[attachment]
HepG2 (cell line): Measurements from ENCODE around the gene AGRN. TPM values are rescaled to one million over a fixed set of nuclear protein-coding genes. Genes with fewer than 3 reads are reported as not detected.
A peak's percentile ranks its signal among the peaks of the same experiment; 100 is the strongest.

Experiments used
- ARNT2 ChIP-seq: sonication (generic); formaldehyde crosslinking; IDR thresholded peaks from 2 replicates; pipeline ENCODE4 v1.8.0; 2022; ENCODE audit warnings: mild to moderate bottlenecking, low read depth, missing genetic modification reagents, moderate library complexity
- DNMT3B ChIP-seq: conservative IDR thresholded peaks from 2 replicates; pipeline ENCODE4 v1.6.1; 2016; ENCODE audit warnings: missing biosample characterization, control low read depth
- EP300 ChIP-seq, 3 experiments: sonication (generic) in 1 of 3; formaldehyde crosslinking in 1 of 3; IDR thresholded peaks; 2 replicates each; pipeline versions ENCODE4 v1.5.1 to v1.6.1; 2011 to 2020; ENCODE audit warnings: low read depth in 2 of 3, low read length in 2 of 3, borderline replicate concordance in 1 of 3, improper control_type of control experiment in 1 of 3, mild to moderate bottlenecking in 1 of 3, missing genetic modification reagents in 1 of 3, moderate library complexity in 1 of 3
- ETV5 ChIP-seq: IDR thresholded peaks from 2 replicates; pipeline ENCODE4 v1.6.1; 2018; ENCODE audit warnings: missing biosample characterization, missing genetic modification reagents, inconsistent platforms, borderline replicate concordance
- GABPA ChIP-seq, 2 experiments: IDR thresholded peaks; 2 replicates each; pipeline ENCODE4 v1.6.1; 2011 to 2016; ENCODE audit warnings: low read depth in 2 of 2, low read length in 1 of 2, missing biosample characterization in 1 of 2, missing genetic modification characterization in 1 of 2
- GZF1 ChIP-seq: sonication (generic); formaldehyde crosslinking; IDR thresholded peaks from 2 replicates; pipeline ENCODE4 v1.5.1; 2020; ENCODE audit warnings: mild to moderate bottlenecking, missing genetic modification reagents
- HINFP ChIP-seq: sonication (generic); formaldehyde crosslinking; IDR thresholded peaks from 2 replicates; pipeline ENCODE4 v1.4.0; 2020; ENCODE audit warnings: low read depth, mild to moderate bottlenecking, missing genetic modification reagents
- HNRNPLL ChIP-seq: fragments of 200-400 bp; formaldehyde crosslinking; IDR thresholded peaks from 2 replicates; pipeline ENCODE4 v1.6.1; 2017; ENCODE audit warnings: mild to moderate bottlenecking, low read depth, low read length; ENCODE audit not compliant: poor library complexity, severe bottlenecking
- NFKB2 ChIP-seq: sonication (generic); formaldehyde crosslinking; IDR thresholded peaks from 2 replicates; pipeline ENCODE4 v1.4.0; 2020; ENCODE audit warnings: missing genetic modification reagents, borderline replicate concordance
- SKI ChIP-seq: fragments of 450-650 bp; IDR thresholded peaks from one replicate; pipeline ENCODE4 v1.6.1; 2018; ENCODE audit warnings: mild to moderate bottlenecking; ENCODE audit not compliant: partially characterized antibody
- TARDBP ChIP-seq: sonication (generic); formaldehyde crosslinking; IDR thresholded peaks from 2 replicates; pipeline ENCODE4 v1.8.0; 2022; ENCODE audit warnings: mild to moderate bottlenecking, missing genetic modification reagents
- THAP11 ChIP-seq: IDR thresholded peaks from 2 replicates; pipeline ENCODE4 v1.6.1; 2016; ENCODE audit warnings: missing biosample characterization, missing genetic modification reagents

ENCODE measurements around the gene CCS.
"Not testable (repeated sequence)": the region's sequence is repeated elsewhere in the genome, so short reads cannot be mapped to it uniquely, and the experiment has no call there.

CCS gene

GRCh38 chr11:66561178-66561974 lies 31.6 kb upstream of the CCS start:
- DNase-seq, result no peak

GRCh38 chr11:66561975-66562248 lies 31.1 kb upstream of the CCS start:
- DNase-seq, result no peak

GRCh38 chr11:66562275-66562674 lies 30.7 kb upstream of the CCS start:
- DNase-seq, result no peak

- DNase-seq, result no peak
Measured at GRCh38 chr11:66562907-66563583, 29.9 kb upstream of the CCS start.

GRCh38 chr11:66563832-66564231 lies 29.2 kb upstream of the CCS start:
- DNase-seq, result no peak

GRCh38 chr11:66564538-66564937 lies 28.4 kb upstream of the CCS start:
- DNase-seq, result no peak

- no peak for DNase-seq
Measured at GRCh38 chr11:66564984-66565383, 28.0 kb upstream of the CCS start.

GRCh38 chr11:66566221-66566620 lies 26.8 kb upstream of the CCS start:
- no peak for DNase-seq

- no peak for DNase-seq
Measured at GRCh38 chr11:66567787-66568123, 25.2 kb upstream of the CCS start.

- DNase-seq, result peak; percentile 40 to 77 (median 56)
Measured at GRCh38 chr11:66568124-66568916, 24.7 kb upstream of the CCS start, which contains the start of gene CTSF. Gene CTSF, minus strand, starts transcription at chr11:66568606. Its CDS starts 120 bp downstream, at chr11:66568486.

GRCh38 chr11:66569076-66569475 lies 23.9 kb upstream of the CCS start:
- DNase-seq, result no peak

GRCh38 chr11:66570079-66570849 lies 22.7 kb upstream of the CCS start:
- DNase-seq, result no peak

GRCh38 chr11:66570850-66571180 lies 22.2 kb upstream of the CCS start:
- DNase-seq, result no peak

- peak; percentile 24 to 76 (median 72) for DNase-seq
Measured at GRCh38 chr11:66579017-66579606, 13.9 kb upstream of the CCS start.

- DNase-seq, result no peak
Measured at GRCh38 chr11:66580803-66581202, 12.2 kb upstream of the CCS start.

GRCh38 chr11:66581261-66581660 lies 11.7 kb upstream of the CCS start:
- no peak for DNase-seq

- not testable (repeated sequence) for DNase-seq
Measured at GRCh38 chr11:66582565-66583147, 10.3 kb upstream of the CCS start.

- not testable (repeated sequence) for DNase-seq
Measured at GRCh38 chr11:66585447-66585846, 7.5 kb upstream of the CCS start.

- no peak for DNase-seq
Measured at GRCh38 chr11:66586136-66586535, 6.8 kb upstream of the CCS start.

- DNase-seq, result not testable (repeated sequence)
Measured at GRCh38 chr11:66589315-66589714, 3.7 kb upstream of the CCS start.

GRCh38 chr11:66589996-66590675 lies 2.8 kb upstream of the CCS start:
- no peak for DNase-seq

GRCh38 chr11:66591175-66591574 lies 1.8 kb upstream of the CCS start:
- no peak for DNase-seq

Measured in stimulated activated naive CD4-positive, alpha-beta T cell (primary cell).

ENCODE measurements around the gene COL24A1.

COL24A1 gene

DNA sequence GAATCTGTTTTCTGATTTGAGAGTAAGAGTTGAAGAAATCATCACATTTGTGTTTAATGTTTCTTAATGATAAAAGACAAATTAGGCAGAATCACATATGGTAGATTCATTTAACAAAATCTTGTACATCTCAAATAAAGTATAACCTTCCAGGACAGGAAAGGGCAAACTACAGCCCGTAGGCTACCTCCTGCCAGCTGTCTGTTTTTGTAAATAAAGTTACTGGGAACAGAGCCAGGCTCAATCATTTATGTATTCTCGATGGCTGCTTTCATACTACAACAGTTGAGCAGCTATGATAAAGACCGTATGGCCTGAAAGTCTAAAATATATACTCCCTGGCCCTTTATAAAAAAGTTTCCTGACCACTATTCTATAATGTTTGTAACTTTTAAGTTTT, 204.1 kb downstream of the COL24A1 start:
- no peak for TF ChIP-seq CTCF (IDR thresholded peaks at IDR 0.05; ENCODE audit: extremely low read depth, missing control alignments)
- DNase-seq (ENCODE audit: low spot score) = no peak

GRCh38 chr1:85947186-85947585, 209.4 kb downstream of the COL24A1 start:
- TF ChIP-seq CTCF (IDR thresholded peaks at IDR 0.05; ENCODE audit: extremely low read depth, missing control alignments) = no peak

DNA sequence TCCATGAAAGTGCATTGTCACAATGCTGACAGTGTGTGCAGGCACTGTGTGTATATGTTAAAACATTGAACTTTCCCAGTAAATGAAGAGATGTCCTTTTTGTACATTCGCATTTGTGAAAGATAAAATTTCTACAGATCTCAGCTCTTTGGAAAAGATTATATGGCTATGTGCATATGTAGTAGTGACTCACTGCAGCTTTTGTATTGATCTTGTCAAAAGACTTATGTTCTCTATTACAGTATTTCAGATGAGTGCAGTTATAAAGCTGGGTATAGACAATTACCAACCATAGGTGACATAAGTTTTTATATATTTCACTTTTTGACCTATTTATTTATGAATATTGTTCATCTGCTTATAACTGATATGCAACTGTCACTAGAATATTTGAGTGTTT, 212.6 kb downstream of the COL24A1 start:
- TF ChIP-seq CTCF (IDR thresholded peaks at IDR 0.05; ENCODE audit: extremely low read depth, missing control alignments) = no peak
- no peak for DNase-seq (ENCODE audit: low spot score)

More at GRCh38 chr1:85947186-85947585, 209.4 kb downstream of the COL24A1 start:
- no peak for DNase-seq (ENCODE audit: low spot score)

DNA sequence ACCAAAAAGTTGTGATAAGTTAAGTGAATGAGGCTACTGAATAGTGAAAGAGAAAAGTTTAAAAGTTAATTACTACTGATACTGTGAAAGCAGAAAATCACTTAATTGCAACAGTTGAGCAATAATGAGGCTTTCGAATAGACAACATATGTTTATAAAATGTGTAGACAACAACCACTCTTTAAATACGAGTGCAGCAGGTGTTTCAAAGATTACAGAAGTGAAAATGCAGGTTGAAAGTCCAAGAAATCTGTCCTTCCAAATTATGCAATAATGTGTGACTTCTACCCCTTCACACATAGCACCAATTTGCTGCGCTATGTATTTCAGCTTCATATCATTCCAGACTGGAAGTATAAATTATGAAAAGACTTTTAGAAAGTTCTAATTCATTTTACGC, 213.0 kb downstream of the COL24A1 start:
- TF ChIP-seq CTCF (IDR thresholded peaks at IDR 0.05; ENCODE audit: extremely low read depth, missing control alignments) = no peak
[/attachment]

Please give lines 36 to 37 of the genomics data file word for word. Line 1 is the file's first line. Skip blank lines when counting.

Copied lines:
Measured at GRCh38 chr11:66567787-66568123, 25.2 kb upstream of the CCS start.

- DNase-seq, result peak; percentile 40 to 77 (median 56)